In this article, you'll learn how and why stress can be both healthy and unhealthy, so you can promote good stress and avoid unhealthy stress. At the same time, you can read about what you need to look out for in yourself or a colleague to prevent stress from developing.
Stress has become part of most people's vocabulary. You've probably heard or even used phrases like: "Oh, I feel stressed", "I had a stressful morning" or "I'm so stressed about the next deadline at work".
We often use the term in everyday speech, but what does it mean to be "stressed" and why do we become so?
<hl>Stress is a biological response that has ensured our survival since we lived as primitive people in the East African savannah.<hl>
Stress is the survival mechanism that enabled your ancestors to escape from a lion or fight off a hyena. And even though you no longer have to fight or flee for your life, the same mechanism still kicks in when you get stressed before an important meeting, when you work faster to meet an important deadline, or when you are in conflict with your partner.
This brief stress is not dangerous.
<hl>As long as the stress is short-lived, it helps you cope<hl> because the stress hormones your body releases make you more energetic and increase your focus.
The stress hormones enable you to work efficiently to meet your deadline, and the hormones help you keep your cool during that important meeting.
The short-term stress is therefore not dangerous. It is not dangerous as long as your body has the opportunity to recover and relax afterward. It is only...
… if the short-term stress is prolonged, it starts to become unhealthy for you.
...when those few long days at work leading up to a deadline are no longer just a few days but might turn into weeks.
...when the worry about Monday's meeting doesn't just fill your head on Sunday but hangs over your head all week.
... when you find yourself losing track, forgetting appointments, or having trouble sleeping, you need to consider whether you are under more pressure than you used to be.
<hl>Long-term or unhealthy stress does not build up from Monday to Wednesday<hl>. Long-term stress builds up over a long time and is often something that sneaks up on you. That's why many people don't know they are under pressure until it has developed into unhealthy stress.
To catch stress before it develops into long-term stress, you need to know the typical stress signals. By knowing the typical signs of stress, you will not only be able to nip your stress in the bud but also know when a friend or colleague needs support.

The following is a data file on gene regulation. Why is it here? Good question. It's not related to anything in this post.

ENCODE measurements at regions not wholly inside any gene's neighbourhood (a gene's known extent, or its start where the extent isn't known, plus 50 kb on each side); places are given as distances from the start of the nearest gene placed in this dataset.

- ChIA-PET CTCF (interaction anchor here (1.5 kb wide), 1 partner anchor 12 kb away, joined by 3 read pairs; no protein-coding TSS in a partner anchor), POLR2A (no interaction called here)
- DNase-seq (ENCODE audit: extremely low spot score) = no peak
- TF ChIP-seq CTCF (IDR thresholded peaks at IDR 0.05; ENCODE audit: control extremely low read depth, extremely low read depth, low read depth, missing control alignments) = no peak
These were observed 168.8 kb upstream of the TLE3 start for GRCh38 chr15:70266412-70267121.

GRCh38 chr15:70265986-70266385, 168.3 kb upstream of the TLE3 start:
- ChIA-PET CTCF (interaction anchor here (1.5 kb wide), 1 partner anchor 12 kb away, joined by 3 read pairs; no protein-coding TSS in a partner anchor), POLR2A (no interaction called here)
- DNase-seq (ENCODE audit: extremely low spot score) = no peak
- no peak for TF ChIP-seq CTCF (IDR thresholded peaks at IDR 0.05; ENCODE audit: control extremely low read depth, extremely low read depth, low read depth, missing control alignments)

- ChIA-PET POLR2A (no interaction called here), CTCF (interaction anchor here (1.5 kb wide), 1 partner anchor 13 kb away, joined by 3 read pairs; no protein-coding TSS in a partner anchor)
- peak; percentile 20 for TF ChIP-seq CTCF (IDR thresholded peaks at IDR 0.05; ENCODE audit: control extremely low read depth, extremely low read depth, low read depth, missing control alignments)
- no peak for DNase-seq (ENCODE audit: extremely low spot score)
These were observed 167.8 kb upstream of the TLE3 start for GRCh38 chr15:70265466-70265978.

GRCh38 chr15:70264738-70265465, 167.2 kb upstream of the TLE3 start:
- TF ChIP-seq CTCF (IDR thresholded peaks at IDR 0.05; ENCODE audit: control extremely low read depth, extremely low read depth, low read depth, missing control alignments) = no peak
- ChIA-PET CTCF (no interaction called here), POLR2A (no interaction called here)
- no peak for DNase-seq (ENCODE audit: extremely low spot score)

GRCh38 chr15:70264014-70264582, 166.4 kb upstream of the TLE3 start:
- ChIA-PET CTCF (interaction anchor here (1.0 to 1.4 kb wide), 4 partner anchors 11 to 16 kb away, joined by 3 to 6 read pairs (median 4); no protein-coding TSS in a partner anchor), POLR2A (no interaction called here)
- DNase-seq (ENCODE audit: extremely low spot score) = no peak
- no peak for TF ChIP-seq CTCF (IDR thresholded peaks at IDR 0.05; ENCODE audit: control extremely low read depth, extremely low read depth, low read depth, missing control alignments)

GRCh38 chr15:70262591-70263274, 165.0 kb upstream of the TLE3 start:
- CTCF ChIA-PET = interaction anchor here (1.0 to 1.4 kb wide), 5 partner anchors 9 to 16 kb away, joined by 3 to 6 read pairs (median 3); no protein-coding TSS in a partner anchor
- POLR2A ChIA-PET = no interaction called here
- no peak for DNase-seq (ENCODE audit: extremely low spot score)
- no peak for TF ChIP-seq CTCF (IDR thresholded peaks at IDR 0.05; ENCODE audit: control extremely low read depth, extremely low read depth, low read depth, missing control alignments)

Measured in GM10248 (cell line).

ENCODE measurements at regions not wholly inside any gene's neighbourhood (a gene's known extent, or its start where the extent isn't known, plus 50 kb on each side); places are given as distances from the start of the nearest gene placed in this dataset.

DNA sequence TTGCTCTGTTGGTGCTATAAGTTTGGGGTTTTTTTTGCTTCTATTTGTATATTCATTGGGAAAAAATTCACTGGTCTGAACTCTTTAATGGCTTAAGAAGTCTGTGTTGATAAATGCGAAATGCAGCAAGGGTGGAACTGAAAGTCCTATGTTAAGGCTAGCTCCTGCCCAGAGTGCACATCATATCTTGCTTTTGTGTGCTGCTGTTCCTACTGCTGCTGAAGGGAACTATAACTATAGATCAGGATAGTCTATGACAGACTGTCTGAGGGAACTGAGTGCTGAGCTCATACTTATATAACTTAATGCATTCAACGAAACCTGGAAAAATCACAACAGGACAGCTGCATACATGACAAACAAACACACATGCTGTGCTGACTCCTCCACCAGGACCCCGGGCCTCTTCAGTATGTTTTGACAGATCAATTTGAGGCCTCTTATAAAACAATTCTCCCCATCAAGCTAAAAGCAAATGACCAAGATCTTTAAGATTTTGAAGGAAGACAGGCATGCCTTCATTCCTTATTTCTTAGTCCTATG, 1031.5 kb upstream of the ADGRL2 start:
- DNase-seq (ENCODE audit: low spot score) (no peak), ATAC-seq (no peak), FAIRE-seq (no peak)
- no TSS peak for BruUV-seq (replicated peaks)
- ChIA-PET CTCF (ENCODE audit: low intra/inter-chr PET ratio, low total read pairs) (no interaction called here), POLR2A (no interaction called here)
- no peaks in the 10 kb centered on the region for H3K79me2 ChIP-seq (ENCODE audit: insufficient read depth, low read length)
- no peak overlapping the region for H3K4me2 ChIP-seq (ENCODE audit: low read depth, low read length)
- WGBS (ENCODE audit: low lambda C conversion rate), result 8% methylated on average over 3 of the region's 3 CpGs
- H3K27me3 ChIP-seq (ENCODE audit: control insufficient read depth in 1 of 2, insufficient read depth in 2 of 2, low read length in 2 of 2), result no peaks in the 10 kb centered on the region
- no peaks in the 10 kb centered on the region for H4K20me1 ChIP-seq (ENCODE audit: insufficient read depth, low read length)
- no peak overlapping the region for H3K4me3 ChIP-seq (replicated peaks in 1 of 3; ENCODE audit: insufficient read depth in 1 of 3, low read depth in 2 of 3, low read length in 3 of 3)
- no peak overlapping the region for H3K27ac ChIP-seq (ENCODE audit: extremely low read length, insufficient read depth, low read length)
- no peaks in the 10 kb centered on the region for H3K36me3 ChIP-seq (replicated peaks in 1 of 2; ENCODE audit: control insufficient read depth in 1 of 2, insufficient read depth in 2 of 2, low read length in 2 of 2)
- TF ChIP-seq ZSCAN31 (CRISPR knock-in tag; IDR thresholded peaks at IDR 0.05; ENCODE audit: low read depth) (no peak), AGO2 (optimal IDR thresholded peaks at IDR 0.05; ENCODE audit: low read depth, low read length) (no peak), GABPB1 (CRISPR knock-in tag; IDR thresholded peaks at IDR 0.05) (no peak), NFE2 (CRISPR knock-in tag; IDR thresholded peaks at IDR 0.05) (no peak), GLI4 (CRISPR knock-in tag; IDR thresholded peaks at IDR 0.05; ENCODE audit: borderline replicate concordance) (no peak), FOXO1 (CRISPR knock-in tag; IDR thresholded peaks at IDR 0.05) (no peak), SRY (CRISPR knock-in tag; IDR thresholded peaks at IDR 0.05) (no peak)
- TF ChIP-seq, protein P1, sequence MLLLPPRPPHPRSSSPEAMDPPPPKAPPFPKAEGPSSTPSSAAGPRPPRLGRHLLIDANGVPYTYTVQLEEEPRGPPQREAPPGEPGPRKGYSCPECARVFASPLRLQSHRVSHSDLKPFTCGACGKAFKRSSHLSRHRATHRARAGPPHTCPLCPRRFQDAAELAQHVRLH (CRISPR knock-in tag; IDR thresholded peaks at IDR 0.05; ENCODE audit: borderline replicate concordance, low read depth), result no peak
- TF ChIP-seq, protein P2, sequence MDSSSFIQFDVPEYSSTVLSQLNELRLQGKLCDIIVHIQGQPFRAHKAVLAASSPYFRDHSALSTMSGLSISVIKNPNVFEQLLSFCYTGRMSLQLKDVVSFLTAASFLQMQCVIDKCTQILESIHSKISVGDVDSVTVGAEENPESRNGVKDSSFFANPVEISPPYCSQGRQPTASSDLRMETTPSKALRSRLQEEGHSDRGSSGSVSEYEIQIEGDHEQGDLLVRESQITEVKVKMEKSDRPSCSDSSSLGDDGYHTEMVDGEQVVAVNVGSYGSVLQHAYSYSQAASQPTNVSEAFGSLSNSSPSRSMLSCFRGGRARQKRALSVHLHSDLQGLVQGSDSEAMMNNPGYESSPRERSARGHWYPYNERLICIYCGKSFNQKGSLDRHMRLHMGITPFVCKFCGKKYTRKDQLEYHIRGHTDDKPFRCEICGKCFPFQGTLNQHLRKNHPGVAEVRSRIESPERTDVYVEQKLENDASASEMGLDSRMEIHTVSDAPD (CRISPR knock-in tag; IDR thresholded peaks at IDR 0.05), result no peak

Stress signals are typically divided into three:
Often, the most obvious sign of stress is that the <hl>body starts giving signals it usually doesn't<hl>. These signals include palpitations, headaches, and sweating.
If you - or someone you know - are experiencing these symptoms, it may mean that you have more to do at work or home than usual.
At the same time, it is important to stress that the presence of these symptoms does not mean that you are stressed. Many people experience stomach upsets, a reduced libido or a bit of a headache from time to time. It does not mean that they are necessarily stressed.
But if you don't normally experience these signals and they start to show up, it might be a good idea to consider whether you have more going on than you used to.
In contrast to the physical signs of stress, <hl>the mental signs of stress are often harder to spot<hl>.
We as humans are experts at adapting and getting used to things. Therefore, it is often only when we are aware of it that we detect the psychological signals that we are under pressure or stress.
The psychological signals are, for example, increased fatigue, forgetfulness, many worries, or thoughts of disaster. As with the physical signs, you may experience some of the psychological stress signs without being seriously stressed.
For example, many people are generally conscientious and therefore often worry. This does not mean that all conscientious people also suffer from stress. But if you don't usually have trouble concentrating. If you don't normally have a lot of catastrophic thoughts and you start to, it might be a good idea to consider whether there is something at work or in your personal life that is putting pressure on you.
<hl>Our behavior - the things we do - often reveals how we feel<hl>. For example, whether we are under more pressure than usual. Often, we don't realize we've changed behavior until we notice it ourselves or others bring it to our attention.
If you suspect that you are under more pressure than usual, it may therefore be a good idea to consider whether you have changed your behavior recently. Typical behavioral signs of stress include difficulty sleeping, increased coffee intake, and increased irritability.
Again, it's important to mention that, as with both physical and psychological signs of stress, you can easily experience some of these signs without it meaning you're stressed.
For example, many people have trouble falling asleep occasionally or tend to be a bit forgetful. That doesn't mean they're stressed.
But if you notice that recently you've started drinking more coffee than you used to, or if you've started to have a shorter temper with your colleagues, this could be a sign that you're experiencing the beginnings of stress without even knowing it.
So, it's a good idea to consider whether you've changed your behavior in any of these areas.
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